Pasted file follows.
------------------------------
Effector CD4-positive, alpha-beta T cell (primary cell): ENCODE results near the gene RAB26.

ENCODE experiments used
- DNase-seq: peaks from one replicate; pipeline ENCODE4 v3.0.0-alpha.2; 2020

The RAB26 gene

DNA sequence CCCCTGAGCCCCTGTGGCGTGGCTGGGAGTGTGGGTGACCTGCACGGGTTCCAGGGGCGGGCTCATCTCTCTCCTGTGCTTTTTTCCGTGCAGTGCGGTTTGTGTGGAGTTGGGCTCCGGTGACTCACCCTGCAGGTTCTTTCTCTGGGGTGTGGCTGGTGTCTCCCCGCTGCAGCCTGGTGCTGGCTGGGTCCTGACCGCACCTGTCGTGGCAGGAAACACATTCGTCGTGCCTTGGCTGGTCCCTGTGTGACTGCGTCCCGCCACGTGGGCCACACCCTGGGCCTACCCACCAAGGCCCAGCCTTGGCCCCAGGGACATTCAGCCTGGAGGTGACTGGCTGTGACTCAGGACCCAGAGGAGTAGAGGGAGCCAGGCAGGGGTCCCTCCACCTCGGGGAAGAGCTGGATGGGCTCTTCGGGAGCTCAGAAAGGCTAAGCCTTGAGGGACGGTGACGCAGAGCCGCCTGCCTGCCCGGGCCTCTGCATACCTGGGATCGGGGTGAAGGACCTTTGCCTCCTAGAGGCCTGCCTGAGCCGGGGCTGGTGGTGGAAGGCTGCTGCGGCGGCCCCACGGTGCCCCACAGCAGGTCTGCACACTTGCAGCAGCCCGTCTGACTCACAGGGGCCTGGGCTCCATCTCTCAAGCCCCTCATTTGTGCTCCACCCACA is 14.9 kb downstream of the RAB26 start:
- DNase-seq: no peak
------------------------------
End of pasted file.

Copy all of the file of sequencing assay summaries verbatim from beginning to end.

Effector CD4-positive, alpha-beta T cell (primary cell): ENCODE results near the gene RAB26.

ENCODE experiments used
- DNase-seq: peaks from one replicate; pipeline ENCODE4 v3.0.0-alpha.2; 2020

The RAB26 gene

DNA sequence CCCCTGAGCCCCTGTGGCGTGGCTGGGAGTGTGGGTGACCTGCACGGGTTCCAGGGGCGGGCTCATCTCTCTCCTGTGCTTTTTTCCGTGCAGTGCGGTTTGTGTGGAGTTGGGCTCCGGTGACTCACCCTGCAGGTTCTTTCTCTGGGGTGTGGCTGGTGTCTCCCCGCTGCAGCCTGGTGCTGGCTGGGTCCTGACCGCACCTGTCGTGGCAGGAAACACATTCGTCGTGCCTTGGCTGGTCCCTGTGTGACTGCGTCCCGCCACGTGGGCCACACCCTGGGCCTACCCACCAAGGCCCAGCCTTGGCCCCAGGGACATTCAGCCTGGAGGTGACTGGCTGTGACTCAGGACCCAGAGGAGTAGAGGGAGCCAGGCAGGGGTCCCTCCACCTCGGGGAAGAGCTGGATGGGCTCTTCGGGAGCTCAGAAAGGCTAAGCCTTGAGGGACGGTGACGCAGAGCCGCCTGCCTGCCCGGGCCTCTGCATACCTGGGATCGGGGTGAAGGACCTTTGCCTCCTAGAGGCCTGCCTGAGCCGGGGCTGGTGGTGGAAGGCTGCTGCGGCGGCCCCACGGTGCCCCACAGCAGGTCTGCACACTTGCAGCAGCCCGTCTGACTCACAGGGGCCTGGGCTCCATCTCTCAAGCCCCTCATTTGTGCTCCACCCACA is 14.9 kb downstream of the RAB26 start:
- DNase-seq: no peak